A Conversation With Brightwell

As I sat at my desk yesterday, I received an interesting phone call. On the other end of the line was none other than Zamier Ahmed from Brightwell. In the last month we have been playing a bit of email tag and he had said he would like the chance to chat and all of a sudden the phone rang and there he was. He started by saying that it was with great regret that Brightwell had completely pulled out of the bidding for Saab. In the past 15 days, he and his team had been working around the clock to get their bid together and quite often I was receiving emails from him at what would be 3am his time. I have to tell you that at 38 years old myself, 3am is not an hour that I have seen in some years now.

I have seen many comments about Brightwell in different threads and media outlets about how they were not big enough or experienced enough to take on Saab. Zamier is quick to point out to me that he is a business man and that when his company picks an investment, they are very careful and selective and their history shows that they have a record of quick turn around’s with the companies that they have been involved with. Brightwell didn’t just one day think, hey let’s buy Saab and they exhausted a great deal of time and expense trying to get the best possible outcome for Saab that they could.

Their bidding did hinge on GM’s willingness to work with them to create immediate revenue from production and sales. Brightwell understood the importance of having production of the 9-3, 9-5 and 9-4X to supply vehicles to dealers and the public as they completed the new 9-3 on the Phoenix platform, which he figured would take a minimum of 18 months. This is a great point to consider because they knew they needed time to complete the new 9-3 and didn’t want to lose more dealers and customers as they worked to finish the all new Saab.

This company understands the importance of Saab’s heritage and the importance of the people that make Saab, Saab. Zamier stressed to me that Brightwell wanted to make sure the people of Saab were taken care of on all levels. In January, Zamier attended the We Are Many event with the Dutch and said he saw around 2000 cars and people that day and as a car enthusiast he has never in his life seen anything like that and was very moved by it. Saab fans are like no others is what he told me and told me once again the story of a man who approached him and said “If you can, please save Saab because Saab saved me”. We can never think that the events we attend or the personal stories are not noticed, because in this case, this man had a number of stories of things that made Saab different to them.

In the last little while people have been asking him “why Saab”? Without skipping a beat, his answer is simple, the people, the quality and the achievements of Saab. He then tells me the story of a video he saw on Saabs United (so yes they watch our sites and see what we all talk about), in the video they showed a BMW dropped upside down and the steering wheel and everything collapsed into the car and the Saab they did the same to, the doors could still open after the drop.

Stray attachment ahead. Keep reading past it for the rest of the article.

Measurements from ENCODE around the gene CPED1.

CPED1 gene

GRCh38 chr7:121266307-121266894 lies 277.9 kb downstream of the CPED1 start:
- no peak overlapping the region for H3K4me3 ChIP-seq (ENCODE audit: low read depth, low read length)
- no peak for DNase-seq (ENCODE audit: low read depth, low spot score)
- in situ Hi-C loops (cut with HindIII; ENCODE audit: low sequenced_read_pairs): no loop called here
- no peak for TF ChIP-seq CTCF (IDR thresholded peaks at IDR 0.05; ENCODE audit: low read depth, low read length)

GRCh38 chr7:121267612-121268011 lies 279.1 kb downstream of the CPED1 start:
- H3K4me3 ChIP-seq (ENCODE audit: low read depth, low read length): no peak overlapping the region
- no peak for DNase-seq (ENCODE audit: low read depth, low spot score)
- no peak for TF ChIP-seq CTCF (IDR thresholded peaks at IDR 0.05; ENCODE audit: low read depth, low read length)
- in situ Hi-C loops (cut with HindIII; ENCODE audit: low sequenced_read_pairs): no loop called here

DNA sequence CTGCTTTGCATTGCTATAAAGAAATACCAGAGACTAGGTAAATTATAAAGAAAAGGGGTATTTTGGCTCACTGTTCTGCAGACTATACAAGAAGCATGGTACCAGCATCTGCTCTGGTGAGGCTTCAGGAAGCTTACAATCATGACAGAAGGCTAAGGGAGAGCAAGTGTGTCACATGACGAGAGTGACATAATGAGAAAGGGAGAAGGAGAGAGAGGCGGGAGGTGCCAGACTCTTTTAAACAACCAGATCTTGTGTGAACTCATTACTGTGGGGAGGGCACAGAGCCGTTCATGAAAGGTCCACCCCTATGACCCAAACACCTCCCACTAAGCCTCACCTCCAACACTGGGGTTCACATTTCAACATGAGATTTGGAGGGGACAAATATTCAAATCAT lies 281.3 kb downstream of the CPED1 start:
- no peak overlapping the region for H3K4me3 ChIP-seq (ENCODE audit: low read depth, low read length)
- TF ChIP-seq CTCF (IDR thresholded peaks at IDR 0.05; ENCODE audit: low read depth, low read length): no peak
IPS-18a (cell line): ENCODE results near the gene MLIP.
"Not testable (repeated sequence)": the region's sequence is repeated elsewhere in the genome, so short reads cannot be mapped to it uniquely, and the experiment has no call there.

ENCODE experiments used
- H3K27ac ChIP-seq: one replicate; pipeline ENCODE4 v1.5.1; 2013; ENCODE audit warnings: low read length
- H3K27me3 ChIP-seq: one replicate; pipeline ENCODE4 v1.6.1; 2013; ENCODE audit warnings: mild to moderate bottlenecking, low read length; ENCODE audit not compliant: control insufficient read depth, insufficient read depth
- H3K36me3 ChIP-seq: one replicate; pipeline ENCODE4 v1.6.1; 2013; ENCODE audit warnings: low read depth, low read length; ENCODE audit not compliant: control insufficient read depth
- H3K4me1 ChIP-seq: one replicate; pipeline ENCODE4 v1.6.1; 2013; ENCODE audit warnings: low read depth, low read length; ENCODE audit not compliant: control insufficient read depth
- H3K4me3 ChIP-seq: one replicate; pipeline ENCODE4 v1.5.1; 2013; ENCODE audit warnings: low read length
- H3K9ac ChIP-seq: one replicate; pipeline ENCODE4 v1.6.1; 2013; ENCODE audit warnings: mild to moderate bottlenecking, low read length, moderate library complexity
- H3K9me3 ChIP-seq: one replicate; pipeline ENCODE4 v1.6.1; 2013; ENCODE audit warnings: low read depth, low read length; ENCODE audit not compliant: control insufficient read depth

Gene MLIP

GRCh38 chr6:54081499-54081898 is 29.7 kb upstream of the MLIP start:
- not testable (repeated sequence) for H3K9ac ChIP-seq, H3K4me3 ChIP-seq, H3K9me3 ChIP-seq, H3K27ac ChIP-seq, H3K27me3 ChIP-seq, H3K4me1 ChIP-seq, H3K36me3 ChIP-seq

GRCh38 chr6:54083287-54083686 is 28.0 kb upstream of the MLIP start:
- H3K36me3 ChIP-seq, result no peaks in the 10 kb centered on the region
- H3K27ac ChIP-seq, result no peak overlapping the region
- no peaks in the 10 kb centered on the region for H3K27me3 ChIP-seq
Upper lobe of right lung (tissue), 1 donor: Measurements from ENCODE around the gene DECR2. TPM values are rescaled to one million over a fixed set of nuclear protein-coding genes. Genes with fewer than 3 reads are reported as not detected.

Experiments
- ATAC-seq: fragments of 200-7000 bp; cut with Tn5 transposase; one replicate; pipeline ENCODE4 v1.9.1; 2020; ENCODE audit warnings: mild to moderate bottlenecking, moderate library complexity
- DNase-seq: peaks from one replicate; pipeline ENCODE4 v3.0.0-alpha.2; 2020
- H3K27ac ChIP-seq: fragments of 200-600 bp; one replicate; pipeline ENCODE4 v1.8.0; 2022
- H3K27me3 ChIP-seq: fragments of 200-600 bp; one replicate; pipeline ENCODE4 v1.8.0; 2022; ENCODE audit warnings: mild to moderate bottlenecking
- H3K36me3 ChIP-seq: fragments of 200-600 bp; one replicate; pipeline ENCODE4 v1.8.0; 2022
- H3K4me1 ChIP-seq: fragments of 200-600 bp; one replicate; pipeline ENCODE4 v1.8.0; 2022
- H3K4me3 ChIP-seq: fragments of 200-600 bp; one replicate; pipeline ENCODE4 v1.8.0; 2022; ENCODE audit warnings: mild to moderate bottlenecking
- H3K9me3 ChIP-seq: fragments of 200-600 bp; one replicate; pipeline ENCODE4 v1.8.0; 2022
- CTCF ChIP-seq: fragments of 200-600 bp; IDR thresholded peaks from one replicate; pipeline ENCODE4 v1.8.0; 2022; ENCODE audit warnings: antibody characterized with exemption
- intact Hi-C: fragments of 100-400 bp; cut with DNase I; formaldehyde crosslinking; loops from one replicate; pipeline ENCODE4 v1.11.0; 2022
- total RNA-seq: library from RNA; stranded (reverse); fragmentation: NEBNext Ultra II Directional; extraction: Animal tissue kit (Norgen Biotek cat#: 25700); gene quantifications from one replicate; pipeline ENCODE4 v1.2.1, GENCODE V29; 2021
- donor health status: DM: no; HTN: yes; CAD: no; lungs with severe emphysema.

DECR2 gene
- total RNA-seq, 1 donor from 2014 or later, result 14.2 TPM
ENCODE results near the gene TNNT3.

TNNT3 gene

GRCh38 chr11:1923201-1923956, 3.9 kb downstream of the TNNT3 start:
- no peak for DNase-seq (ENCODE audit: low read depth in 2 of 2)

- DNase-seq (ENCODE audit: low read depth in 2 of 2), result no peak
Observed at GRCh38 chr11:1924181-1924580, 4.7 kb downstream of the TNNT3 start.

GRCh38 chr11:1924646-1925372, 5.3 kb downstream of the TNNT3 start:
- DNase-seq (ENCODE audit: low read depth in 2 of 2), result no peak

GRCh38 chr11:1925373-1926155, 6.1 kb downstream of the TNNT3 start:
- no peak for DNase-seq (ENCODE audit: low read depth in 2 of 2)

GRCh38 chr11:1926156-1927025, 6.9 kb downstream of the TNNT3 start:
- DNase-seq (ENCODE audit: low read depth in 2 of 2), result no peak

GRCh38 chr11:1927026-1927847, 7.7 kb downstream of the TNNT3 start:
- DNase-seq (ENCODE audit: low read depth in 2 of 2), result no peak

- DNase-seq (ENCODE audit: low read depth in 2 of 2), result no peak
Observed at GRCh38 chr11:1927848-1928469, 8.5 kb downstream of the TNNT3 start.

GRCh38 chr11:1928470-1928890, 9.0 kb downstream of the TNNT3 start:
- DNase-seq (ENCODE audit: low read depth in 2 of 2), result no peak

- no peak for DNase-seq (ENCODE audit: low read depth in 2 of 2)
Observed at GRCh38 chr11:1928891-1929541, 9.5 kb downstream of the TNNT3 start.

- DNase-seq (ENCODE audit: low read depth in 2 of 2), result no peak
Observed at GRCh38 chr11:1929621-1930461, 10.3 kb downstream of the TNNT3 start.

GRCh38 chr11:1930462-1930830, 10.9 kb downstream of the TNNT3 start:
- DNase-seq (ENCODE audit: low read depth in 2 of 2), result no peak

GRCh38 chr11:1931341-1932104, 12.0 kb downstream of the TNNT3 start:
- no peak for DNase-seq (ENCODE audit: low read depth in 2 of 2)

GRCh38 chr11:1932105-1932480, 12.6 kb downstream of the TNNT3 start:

When asked about the trustees of the bankruptcy, Zamier had nothing but good things to say about them. “Every question we had was answered by the trustees”. The trustees throughout the process have been well informed and had answers for all of the questions Brightwell had throughout the process and he goes further to say the trustees were exceptional.

Brightwell has been selective in who they talk to in the media and have a good understanding of what to trust in reports of what is said and isn’t. I bring this up because the recent comments from James Cain in TT. When I asked about Cains comments, all he could say is that based on where the report came from, he trusts TT and believes that is what Cain said. Brightwell will not engage in a tit for tat with the comments that GM made through Cain. From the onset of Brightwell’s interest in Saab, they have always had the intention of acquiring the entire assets of Saab and revive the operations. They were in dialog with GM at the highest levels and their bid hinged on cooperation with GM on licensing that would have made GM money on licensing agreements and on every car built. GM’s action completely baffles Zamier and myself, he explained it to me as if the captain of the ship looks out and sees someone in the water and turns the lights off and keeps going rather then throw a life line. The other part that is confusing is the fact that as a businessman like Zamier is, it makes no sense that it would be in the best interest of shareholders to not make money off of Saab. As a shareholder, you want to see returns and if there is an opportunity to make money, they should be for it. I take it a step further myself and considering the position GM was in with needing to be bailed out, I don’t think they should have the right to not make money where it’s available. Unlike the Chinese 100% ownership structure, GM should not have the same kind of concerns about IP.